Post Production

Describe the most important post production decisions you made for your different media productions and explain why these decisions were significant. Refer to a range of examples in your answer to show your skills in post production developed over time.


Feedback – last year we created a rough cut very quickly and showed it to class, we then developed the film as a group. This year I did a rough cut but made sure it replicated the tone of my final film so that the feedback was accurate. Post production skill of creating rough cut allowed me to get audience feedback, by doing multiple showings. Was able to point out what made sense, how the characterisation was portrayed etc. Through showing different versions was able to perfect my film. Said that there should be more shots of him watering plants, unfortunately I didn’t film enough – had to go out and reshoot

Confidence using Final Cut Pro X – Last year used very basic, taught techniques. wasn’t very experimental so lead to a more basic film, no manipulation of pace etc. E.g. When mum is preparing tea, using special effects may have built tension. This year wanted to create murder scene – reversed shot. Filmed on different days – colour correction to make film continuous

Audio – last year just used sound from camera, wasn’t very loud and changed with how close action was to camera. This year used the microphone and boom pole as it was windy. Wind was very loud, contrast to rest of film. Had to re -record sound – more realistic/ natural sounding. Added in diegetic sounds as well – looked for indicator sound but had to record my own as none were royalty free. More authentic.


My improved post production skills have been vital to the final outcome of my A2 media studies, as they have lead to a more professional and technologically advanced piece of filming. Without the development of my post production abilities, my A2 film would have been very basic and not exciting to watch.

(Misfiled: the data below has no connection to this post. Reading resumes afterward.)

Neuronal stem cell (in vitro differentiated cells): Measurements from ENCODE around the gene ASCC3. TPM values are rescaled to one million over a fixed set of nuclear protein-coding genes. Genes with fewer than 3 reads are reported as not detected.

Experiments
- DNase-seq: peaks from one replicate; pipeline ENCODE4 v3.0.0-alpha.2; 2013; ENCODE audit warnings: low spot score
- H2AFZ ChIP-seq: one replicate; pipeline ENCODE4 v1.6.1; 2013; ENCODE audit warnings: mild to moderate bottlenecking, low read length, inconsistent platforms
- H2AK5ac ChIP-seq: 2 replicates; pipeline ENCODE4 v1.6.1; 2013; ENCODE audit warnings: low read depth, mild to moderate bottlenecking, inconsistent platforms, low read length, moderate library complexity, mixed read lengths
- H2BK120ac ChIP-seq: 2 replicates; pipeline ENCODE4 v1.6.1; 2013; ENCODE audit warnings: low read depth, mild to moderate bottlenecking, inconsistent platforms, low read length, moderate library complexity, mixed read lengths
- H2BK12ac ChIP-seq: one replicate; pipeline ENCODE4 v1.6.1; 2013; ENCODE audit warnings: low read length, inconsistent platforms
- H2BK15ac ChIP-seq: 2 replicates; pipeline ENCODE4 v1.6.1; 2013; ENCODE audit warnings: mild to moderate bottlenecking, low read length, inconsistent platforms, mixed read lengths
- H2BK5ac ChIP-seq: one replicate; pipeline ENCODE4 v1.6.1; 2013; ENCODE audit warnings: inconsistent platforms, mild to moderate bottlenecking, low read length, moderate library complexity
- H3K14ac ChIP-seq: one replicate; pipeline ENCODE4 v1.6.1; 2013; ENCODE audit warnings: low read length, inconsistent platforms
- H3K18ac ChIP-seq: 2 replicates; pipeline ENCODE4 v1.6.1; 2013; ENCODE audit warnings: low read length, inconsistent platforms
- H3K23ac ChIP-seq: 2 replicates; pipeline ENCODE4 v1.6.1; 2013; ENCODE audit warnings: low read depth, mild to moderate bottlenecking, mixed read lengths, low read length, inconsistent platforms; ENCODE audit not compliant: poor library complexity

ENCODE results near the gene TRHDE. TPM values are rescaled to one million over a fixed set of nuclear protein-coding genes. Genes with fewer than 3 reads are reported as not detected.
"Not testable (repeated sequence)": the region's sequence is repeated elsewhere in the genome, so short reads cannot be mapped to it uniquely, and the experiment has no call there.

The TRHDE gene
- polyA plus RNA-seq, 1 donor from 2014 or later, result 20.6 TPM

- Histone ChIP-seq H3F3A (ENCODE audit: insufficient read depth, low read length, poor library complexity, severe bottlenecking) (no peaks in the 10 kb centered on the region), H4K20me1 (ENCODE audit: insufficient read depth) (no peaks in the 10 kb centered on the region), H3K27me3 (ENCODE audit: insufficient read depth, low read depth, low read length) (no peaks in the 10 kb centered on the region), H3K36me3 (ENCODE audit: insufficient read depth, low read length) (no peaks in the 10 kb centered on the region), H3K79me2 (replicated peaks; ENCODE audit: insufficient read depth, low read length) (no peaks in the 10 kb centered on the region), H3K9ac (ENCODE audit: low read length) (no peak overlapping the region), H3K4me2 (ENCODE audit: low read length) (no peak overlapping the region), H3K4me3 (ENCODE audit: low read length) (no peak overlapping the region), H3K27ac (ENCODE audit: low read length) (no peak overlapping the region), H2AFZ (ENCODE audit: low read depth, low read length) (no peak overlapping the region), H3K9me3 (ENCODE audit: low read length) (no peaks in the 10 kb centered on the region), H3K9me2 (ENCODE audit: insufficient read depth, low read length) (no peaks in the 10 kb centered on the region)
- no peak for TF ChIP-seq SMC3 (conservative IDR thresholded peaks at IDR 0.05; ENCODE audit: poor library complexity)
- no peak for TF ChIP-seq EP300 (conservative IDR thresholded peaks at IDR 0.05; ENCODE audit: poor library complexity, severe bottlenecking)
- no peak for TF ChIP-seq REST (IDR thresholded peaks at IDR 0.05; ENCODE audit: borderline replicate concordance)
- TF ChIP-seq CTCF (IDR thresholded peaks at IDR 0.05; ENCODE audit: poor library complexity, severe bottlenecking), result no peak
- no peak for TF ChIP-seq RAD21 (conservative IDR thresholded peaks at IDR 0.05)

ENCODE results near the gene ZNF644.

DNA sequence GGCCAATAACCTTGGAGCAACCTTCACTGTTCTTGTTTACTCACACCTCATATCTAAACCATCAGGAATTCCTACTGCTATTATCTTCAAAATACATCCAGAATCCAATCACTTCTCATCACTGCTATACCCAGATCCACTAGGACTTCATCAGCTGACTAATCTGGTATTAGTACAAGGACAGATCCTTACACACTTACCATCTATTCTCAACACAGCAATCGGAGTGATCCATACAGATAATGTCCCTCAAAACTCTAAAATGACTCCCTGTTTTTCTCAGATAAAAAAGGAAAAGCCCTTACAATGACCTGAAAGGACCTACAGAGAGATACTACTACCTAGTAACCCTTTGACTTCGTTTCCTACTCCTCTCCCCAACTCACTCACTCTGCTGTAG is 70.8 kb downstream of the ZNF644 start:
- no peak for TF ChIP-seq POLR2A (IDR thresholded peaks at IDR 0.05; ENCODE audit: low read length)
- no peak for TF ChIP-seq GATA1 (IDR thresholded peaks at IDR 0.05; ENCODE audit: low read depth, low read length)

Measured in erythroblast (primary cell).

Through developing my post production skills, I have learnt the importance of receiving feedback on the post production work I have done. Last year, my group and I only presented our initial rough cut for our AS coursework, ‘Mummy’s Girl’. We gained a lot of helpful comments in terms of whether the plot made sense, but as our film was only in the early stages we weren’t able to receive any technical advice, such as whether a shot was too long or if the pace was wrong. For example, Mummy’s Girl featured a shot of the mother making tea for her and her daughter which we as a group felt lasted too long. If we had asked for feedback on this aspect, we would have been able to edit this section so that it suited the desires of our target audience. This lead to my group creating a film from only our perspective, which hindered our final outcome as we didn’t really get an insight into the audiences expectations. Through our poor post production skills, this year, for ‘Green Fingers’ I made sure to do several viewings to a variety of people to ensure that I had an idea what each age group thought of my film. Through doing this, I was able to make sure that the end of my film ran smoothly, as it featured a lot of short shots that were difficult to piece together without ruining the pace. By showing others frequently and asking for feedback, I was able to adapt the ending to ensure it made sense to the audience members, as my peers suggested slowing down the shots to make everything easier to understand. Through improving my post production skills in terms of asking for feedback, I was able to create a short film that was easy to understand by the audience, which if it were a real, released short film, would be an incredibly important factor.